facebook-icon  linkedin-icon  google-plus-cynthia-presser  pinterest-icon  youtube-icon  stumbleupon-icon  email-icon

Fig and Prosciutto Risotto



The sweetness of the fruit balances the prosciutto and cheese in this delicious dish. 

Serves 6


  • 2 sticks of butter, unsalted
  • 2 cups arborio rice
  • 1 onion, finely chopped
  • ½ cup prosciutto, chopped
  • ½ cup dry white wine
  • 4 to 4 ½ cups home-made vegetable broth
  • Salt and freshly ground black pepper
  • 5 figs, skin removed and chopped
  • ¾ cup parmesan, freshly grated


In a large skillet melt 1 stick of butter on medium high heat; when it starts to bubble add the rice, onion and prosciutto. Cook, constantly stirring, until the rice is shiny and the onion is soft, about 4 minutes. Add the wine and stir until it evaporates almost completely (the rice should start to look creamier at this point.) Turn heat down to low and add ½ ladle of vegetable broth constantly stirring while it cooks. When the liquid has almost completely evaporated, add another ½ ladle of broth and cook stirring it constantly until liquid has almost completely evaporated again. Repeat the process until the rice is “al dente” – soft on the outside but kind of resistant to the bite in the inside. The process should take about 20 to 23 minutes. Remove from heat and season with salt and black pepper. Fold in the figs, parmesan and remaining butter. Serve it immediately with a glass of Chardonnay.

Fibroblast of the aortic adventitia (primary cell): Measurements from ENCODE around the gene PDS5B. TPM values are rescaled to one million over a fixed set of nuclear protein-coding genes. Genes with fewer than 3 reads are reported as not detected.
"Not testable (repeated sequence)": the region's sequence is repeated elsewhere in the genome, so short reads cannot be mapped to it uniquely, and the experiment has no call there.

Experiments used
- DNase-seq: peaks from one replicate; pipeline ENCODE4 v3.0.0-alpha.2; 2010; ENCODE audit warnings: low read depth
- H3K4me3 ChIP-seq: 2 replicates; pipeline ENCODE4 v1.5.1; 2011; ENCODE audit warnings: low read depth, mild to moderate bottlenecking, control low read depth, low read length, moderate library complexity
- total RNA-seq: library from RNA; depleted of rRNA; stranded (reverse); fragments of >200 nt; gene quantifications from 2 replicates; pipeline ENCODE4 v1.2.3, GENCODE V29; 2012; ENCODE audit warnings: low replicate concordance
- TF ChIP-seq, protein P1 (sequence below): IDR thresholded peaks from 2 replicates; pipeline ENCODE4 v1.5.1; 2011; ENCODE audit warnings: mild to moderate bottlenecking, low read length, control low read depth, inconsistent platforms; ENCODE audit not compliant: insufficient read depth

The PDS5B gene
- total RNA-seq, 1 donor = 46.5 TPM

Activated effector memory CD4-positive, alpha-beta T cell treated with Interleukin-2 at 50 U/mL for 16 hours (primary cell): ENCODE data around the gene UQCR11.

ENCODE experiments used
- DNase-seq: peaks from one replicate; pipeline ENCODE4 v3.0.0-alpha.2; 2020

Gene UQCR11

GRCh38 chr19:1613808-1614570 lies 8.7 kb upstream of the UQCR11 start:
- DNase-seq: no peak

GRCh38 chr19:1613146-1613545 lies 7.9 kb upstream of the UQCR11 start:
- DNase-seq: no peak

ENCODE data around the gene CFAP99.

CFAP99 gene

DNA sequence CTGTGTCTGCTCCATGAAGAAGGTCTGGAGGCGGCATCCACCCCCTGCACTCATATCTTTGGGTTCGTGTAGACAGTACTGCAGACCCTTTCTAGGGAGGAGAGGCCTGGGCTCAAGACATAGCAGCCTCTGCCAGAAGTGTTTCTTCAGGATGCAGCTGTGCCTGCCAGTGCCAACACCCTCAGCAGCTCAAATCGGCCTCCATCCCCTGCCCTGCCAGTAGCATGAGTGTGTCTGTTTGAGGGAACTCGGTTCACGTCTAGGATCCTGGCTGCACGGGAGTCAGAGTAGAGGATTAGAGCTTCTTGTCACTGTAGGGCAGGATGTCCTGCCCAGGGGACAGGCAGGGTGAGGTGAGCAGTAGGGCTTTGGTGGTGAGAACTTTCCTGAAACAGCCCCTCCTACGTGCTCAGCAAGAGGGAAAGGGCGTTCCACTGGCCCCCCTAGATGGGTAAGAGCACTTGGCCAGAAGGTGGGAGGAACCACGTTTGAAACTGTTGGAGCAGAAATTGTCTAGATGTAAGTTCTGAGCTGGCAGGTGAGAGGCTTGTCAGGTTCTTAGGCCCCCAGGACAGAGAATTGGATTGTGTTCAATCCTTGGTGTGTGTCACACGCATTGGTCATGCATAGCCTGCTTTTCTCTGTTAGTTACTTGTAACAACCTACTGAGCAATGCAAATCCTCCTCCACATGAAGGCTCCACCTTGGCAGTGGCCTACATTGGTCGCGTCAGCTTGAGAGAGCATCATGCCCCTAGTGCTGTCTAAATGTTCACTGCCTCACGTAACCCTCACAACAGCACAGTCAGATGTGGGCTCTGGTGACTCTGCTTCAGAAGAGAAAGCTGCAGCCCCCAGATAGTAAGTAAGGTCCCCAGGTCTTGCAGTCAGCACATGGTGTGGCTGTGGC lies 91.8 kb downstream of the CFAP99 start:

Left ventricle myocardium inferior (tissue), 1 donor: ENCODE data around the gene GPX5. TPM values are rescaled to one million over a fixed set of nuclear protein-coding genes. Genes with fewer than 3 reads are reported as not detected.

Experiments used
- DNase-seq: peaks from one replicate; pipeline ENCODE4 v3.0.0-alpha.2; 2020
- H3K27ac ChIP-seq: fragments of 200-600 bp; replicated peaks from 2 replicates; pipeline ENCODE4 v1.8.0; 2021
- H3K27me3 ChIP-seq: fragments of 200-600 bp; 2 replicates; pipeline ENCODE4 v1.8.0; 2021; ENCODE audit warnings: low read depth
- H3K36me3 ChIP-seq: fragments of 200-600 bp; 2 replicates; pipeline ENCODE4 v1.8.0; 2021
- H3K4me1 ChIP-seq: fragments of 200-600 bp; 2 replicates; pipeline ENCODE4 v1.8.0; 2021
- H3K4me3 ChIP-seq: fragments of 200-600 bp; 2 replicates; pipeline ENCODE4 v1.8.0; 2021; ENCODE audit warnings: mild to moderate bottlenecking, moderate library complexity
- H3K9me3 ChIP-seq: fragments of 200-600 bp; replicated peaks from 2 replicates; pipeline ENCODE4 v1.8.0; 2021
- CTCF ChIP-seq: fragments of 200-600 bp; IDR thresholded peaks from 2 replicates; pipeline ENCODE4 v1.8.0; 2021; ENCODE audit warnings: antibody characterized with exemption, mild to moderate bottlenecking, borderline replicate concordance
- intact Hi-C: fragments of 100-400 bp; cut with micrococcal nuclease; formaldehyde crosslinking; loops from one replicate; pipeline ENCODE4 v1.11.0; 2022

My sister Karen mastered the art of making risotto (she even has taken specific classes about his subject) and she made this one for me while we were in Curitiba, Brazil, in February 2012. It was the first time I had figs in a risotto and I absolutely loved it. The sweetness of the fruit contrasts and balances the prosciutto and cheese; the use of vegetable broth instead of beef makes this recipe lighter in flavor so the fruit really shines. She also thinks it extremely important to make your own vegetable broth, and she uses a very simple recipe:

  • 2 carrots
  • 1 onion, quartered
  • 1 leek
  • 1 bouquet garni (3 stalks parsley, 1 sprig thyme and 1 bay leaf tied together in a little bundle with a piece of sting)
  • 8 cups water

In a large pot, mix all ingredients and bring to a boil. Reduce heat and simmer for 45 minutes. Remove from heat and strain.


My beautiful sister Karen was the cook that evening. We are all foodies in this family.


Nutrition Facts:

6 Servings

Amount Per Serving

Calories 654.2
Total Fat 39.3 g

Cholesterol 112.0 mg
Sodium     1,578.9 mg
Potassium 125.8 mg
Total Carbohydrate 59.5 g
Dietary Fiber 1.9 g
Sugars 8.1 g
Protein 15.0 g

Share this post